Literary Themes In Faulkner's 'a Rose For Emily'

1206 words - 5 pages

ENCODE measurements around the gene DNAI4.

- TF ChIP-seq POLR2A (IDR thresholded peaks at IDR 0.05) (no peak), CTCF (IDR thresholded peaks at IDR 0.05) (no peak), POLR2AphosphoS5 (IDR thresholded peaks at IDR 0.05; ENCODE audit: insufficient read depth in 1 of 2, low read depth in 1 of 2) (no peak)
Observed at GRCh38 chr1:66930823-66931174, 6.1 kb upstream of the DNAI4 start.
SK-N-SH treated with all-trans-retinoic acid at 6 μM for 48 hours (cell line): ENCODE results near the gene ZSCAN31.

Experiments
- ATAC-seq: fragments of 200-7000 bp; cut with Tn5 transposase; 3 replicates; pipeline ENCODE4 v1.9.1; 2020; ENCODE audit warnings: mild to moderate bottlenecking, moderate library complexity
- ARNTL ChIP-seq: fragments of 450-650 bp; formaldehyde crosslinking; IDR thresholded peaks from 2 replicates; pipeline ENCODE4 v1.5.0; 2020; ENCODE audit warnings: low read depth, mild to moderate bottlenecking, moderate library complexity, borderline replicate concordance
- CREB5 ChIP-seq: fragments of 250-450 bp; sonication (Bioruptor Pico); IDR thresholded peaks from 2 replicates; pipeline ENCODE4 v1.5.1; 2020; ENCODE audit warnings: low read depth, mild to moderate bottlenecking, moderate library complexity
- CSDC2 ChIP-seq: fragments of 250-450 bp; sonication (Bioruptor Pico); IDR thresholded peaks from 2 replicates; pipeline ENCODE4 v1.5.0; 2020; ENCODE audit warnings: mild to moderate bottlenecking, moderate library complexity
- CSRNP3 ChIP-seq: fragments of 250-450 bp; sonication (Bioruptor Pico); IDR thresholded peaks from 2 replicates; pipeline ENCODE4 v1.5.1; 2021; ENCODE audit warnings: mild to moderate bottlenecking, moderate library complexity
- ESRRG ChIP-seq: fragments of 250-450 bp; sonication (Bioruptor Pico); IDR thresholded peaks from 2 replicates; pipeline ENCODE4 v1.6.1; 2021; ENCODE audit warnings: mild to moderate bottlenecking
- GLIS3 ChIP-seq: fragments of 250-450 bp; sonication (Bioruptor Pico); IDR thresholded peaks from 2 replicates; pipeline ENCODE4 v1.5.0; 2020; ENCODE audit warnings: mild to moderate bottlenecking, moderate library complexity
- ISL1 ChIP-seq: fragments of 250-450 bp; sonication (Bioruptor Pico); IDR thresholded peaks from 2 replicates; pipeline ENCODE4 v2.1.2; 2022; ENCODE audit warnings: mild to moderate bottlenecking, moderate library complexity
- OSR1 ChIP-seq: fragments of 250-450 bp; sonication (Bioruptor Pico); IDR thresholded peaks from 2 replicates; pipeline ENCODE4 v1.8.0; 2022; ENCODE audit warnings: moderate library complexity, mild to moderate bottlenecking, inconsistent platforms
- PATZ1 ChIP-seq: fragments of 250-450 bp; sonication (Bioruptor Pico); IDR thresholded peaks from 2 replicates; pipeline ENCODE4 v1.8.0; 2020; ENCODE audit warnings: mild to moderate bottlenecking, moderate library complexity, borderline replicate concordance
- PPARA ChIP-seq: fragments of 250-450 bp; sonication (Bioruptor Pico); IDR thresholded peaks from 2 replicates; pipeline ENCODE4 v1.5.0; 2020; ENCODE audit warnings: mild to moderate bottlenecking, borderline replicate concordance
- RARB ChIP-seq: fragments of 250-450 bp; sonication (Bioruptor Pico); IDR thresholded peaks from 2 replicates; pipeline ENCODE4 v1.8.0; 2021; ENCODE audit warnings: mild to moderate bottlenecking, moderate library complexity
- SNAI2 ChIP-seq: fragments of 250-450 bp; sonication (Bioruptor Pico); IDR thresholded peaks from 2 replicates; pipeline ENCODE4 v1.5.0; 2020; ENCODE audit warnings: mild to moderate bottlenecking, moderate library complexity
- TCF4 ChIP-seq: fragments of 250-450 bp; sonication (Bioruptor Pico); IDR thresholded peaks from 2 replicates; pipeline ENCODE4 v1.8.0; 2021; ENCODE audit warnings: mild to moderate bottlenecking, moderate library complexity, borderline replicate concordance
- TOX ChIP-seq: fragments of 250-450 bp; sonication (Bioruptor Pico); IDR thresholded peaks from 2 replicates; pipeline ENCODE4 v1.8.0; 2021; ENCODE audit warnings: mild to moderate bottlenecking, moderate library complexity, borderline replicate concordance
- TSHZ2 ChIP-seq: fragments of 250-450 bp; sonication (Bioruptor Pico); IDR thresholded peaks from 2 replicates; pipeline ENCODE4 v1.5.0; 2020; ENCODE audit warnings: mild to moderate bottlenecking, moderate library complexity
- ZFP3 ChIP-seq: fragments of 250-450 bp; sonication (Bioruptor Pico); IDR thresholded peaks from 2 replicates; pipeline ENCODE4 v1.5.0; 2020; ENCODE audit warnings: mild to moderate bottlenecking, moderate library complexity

After World War One, there were many changes occurring in the world. Man's need to follow longstanding tradition was being challenged by a continually changing and modernizing world. The past and the present often collided. William Faulkner, a southern born writer, aptly reflects the turmoil of the past and the present in "A Rose for Emily". The conflict between the past and the present is symbolized in the beginning of the story by this description, "only now Miss Emily's house was left, lifting its stubborn and coquettish decay above the cotton wagons and gasoline pumps-an eyesore among eyesores" (91). It is ironic that the same description "stubborn and coquettish decay" can be a description for Miss Emily herself as well. Miss Emily had becoming just like her house, which had once been white and on a "select street", she had been a slim young lady dressed in white but as the house fell into a decrepit state so had she. "She looked bloated, like a body long submerged in motionless water and of that pallid hue" (92).The town played a definite part in Miss Emily's mental delusion. There were numerous complaints of a foul stench coming from her property and yet no one addressed it to her directly. A younger member of the Board of Aldermen suggested that Miss Emily be told to clean up her property. But due to the old southern ideals of honor, duty and loyalty the older, the more traditional members could not possibly confront her about this matter as 'Dammit sir", Judge Stevens said," will you accuse a lady to her face of smelling bad?"(93) So in the midnight hour they chose to slunk about the house and apply lime to the infected areas. Lime is a white powder that is good at covering the smell and aiding in the process of decomposition. When I first read the story, I thought they were referring to lime as in fruit but of course, the powder makes more sense.Thirty years later, the Board of Aldermen allow themselves to be "vanquished" by Miss Emily as they attempted to collect the delinquent taxes owed the town. The druggist also permits her to purchase arsenic without following protocol. By law, Miss Emily was required to tell the druggist what she planned to do with the arsenic which she did not. He in turn writes on the label "For rats". The lime and arsenic are two of the story's creepiest symbols. Arsenic is one of the most used methods of death in old time books because of its odorless, colorless, and apparently undetectable. Meanwhile, the lime, upon more reading about it, is used to get rid of foul smells. The fact that the pharmacist wrote "For Rats" on the label is a somewhat dig at Homer. He was probably not such a nice man. Emily dwells in the past, in an unrealistic era. Once this is established, the reader is somewhat mentally on notice for some sort of unnatural act at the end of the story. This same atmosphere allows the reader to see Miss Emily as a sort of out of sorts woman instead of an evil monster. Miss Emily held on the past...

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